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Grant Denyer talks motorcycles and racing

grant denyer tricity
Grant Denyer with Yamaha Tricity scooter

TV presenter, race car driver and motorcycle fan Grant Denyer says he only got into TV to pursue a racing career.Grant Denyer

“Racing is very expensive and I worked out early on that if I got into TV I could get sponsorship to go racing,” he told MotorbikeWriter at the launch of the Yamaha Tricity scooter in Sydney recently.

It has worked out well for Grant, winning state karting championships, as well as the national V8 ute and V8 support categories and an outright eighth in the Bathurst 1000.

Grant seems to love anything with a motor having grown up on his parents’ farm at Wagga riding trail bikes.

Grant DenyerHe still loves his dirt bikes and has been to Cape York on a Yamaha XT660, crossed the continent on a postie bike and has been a Yamaha brand ambassador since 2006.

“It all started for me as a six year old. We lived on the Central Coast of NSW before there was any development so I used to ride around on a motorbike,” he says.

“I developed that love of machinery from my first bike, a Peewee 50. My passion for manipulating machinery started way back then. That grew into a love affair with motorbikes which grew into racing.”

Grant DenyerAlthough he loves nothing more than to go adventure riding with his mates around Cobar or dirt riding on his Bathurst property, he says his attempt to cross Australia on a postie bike was “a stupid idea”.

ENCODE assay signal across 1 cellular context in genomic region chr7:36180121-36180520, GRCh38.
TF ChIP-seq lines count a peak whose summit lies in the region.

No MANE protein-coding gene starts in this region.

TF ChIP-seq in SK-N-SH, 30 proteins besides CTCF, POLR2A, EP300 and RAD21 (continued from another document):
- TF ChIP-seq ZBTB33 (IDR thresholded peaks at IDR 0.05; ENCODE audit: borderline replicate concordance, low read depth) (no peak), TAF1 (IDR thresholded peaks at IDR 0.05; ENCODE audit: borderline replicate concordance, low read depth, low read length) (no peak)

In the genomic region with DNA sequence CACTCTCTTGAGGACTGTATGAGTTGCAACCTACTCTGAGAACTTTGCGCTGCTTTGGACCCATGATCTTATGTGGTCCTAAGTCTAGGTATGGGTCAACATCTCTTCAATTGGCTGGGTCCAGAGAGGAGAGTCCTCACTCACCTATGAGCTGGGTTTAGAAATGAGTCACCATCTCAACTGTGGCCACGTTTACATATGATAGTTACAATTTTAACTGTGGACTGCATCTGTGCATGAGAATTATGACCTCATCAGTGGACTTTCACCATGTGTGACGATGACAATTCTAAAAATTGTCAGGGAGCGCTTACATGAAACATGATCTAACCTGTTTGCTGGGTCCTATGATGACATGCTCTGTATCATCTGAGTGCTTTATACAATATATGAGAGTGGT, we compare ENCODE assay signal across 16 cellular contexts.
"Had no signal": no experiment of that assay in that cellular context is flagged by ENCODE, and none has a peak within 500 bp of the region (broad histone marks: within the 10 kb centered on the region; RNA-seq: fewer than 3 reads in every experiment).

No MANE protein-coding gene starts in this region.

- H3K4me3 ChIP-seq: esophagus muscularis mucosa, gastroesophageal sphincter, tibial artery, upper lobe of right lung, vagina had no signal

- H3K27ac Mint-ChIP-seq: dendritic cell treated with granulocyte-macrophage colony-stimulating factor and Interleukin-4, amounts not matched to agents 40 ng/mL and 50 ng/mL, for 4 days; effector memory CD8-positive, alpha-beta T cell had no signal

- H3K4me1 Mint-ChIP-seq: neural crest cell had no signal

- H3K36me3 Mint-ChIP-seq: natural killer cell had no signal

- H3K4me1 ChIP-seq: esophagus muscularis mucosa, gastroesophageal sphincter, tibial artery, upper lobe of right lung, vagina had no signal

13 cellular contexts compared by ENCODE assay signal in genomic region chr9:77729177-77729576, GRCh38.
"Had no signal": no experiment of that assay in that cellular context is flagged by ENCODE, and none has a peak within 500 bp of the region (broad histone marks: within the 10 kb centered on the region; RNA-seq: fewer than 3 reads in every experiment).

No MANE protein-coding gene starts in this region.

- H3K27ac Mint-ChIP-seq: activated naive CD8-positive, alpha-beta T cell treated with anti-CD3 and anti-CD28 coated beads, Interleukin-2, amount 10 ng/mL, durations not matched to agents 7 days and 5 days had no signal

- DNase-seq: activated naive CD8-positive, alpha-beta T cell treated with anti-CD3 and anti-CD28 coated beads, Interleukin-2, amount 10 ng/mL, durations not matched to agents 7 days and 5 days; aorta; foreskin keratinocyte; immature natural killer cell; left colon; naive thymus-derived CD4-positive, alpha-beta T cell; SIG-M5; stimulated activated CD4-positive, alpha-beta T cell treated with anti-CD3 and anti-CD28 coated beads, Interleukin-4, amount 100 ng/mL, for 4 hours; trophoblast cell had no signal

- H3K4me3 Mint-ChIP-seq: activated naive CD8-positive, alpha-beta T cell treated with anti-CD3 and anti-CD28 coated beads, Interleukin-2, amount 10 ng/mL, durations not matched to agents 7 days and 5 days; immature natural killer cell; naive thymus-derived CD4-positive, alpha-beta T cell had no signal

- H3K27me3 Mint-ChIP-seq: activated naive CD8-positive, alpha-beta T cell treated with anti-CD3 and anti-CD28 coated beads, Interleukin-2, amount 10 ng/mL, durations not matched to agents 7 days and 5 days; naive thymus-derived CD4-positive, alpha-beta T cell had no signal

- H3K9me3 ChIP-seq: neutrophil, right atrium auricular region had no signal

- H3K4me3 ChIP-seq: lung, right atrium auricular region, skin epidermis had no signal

“It took four weeks, it was hot and the wrong time of the year and I was chased by brown snakes. That was the worst thing I’ve ever done,” he says.

“But riding to Cape York was the best thing I’ve ever done. Crossing rivers with crocodiles and stuff.”

He did the trip when he was the weather presenter for Seven’s Sunrise program and did live crosses along the way, promising he would present the weather from the tip of Cape York.

grant denyer“However, the most northern point of Australia is all rock and we couldn’t ride there to do a broadcast,” he says. “So we got a chopper to pick up four bikes and drop them in for the live broadcast. I’ve never confessed that before. It was one of my greatest experiences on a motorbike.”

Grant is now hosting Family Feud on the Ten Network which next year will have broadcasting rights for six of the V8 Supercar events. Grant says he hopes to be involved in the broadcasts.

“I’d love to do the reports from the pits. That’s where all the emotion and drama happens,” he says.

Meanwhile, you may catch him riding his Yamaha WR around the Bathurst region, no doubt looking up at the mountain, plotting his next assault.